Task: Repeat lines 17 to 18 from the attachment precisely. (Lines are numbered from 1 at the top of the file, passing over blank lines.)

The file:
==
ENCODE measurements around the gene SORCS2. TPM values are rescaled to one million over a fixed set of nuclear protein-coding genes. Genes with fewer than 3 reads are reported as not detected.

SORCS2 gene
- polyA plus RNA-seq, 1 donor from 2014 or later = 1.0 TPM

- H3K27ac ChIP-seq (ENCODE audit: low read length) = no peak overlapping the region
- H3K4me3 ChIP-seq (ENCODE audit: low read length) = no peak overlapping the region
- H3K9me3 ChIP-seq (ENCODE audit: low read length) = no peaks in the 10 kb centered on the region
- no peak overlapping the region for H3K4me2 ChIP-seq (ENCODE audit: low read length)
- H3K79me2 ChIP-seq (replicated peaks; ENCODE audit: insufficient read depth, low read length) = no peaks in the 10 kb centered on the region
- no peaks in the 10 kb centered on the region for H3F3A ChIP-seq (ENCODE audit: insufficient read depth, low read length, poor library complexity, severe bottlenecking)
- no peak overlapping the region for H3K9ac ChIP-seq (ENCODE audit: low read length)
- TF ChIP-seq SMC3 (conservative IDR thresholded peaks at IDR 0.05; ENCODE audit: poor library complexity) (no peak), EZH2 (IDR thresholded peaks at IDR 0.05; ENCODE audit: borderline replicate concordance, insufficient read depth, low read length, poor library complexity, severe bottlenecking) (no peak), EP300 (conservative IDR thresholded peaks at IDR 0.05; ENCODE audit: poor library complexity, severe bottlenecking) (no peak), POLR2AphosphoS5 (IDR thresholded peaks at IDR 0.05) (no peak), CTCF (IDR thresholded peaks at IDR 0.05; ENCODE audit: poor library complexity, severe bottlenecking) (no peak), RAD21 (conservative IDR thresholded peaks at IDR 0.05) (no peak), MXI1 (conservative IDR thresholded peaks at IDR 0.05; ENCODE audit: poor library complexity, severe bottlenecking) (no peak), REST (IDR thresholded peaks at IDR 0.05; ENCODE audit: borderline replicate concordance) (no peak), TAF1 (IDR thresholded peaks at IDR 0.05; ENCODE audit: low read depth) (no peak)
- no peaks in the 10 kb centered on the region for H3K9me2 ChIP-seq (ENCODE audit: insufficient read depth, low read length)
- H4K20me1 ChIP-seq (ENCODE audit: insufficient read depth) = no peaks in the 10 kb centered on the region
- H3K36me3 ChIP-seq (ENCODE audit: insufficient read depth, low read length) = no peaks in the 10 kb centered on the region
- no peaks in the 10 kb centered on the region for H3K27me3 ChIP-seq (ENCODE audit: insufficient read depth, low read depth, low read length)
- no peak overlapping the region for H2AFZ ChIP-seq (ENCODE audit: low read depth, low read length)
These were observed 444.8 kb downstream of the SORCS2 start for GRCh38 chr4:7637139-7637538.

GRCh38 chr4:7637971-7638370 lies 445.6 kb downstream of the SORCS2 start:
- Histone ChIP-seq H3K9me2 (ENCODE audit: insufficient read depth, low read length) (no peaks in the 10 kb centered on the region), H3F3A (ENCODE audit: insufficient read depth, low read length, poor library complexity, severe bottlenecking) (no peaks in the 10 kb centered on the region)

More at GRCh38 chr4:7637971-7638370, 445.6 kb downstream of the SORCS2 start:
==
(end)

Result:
These were observed 444.8 kb downstream of the SORCS2 start for GRCh38 chr4:7637139-7637538.

GRCh38 chr4:7637971-7638370 lies 445.6 kb downstream of the SORCS2 start: